There is no better commentary on the current state of our world than the ancient prophetic words of Isaiah to his own people. He not only describes their problems and ours, he also identifies the root cause.

Indeed, the LORD’S hand is not too short to save, and his ear is not too deaf to hear. But your iniquities have built barriers between you and your God, and your sins have made Him hide His face from you so that He does not listen. For your hands are defiled with blood, and your fingers with iniquity; your lips have spoken lies, and you mutter injustice. No one makes claims justly; no one pleads honestly. They trust in empty and worthless words; they conceive trouble and give birth to iniquity.

Their feet run after evil, and they rush to shed innocent blood. Their thoughts are sinful thoughts; ruin and wretchedness are in their paths. They have not known the path of peace, and there is no justice in their ways. They have made their roads crooked; no one who walks on them will know peace.

Therefore justice is far from us, and righteousness does not reach us. We hope for light, but there is darkness; for brightness, but we live in the night (Is 59:1-4, 7-9, HCSB).

In light of these vast problems, problems their and ours, problems of human making and human sin, what has Isaiah to offer to a world filled with false hope or no hope, to the optimists who vainly proclaim, “Don’t worry; be happy!” or to the pessimists who cry, “The sky is falling! The sky is falling!”? Dare he speak to them, and to us, of a new and living hope?

The LORD saw that there was no justice, and He was offended. He saw that there was no man – He was amazed that there was no one interceding; so His own arm brought salvation, and His own righteousness supported Him. He put on righteousness like a breastplate, and a helmet of salvation on His head; He put on garments of vengeance for clothing, and He wrapped Himself in zeal as in a cloak (Is 59:15b-17, HCSB).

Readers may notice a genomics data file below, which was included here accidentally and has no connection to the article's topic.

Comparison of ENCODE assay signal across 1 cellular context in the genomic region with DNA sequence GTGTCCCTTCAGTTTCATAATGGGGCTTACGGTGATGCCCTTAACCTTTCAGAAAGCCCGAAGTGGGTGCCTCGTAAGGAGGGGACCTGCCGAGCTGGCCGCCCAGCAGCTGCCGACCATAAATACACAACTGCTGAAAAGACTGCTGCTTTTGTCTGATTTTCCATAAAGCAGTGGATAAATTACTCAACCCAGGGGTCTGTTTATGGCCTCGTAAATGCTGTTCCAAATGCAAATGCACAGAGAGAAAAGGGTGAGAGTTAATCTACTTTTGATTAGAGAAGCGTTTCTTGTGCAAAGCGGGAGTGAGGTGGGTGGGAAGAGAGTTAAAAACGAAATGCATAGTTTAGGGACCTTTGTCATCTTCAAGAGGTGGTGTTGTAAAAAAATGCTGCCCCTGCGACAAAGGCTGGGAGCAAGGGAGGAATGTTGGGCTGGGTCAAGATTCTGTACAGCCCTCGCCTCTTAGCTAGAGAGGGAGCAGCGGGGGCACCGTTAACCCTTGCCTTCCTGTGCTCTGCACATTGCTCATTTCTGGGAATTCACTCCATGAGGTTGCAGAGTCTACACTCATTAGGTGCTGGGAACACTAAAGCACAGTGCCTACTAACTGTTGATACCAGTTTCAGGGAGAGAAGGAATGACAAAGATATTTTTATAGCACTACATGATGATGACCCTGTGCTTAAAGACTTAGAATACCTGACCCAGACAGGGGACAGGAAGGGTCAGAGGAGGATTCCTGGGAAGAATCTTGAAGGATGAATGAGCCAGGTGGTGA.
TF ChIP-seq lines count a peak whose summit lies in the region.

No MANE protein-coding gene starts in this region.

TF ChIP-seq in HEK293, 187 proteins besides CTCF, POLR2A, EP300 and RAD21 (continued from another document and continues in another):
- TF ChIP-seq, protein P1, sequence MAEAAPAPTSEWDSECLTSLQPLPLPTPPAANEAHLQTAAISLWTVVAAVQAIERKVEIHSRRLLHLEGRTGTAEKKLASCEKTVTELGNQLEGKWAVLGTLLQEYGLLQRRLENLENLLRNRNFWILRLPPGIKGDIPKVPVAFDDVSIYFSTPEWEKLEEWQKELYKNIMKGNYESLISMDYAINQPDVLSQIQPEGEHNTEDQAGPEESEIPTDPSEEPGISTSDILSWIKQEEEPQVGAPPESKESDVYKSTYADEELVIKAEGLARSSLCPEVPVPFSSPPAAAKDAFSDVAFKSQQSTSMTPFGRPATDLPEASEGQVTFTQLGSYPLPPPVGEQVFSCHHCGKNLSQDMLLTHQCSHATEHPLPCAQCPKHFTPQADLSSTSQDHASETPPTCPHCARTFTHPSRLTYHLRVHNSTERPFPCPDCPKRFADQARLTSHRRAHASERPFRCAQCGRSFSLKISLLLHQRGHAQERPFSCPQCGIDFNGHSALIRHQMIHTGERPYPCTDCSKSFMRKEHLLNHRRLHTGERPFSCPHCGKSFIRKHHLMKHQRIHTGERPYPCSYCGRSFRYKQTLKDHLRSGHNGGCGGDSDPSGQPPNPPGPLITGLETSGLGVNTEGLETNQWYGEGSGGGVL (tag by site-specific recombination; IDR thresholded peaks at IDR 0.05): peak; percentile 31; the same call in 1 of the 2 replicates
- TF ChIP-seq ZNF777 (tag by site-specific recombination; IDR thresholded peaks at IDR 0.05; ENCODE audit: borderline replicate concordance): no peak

Here is your hope, Isaiah says then and now, that when no man would act or could act the Lord God Almighty by his own arm has brought righteousness and salvation.

Blessed is he whose help is the God of Jacob;
His hope is in the Lord his God,
Who made heaven and earth,
The sea and everything in them,
Who keeps truth forever,
Who executes justice for the wronged,
Who provides food for the hungry.
The Lord frees those bound.
The Lord restores those broken down.
The Lord gives wisdom to the blind.
The Lord loves the righteous.
The Lord keeps watch over resident aliens.
He shall adopt the orphan and the widow,
But He shall destroy the way of sinners.
The Lord shall reign forever:
Your God, O Zion, to all generations (Ps 145, LXX, SAAS).

And in that day when the Lord acts according to his tender mercy, the dawn from on high shall break upon us, “to give light to those who sit in darkness and the shadow of death, to guide our feet into the way of peace” (Luke 1:79, NKJV). Through the Spirit Isaiah sees that this hope is far too large for Israel to contain; it will blaze forth like a new star in the heavens, causing Jerusalem to shine with the glory of the Lord and to become a light for the Gentiles.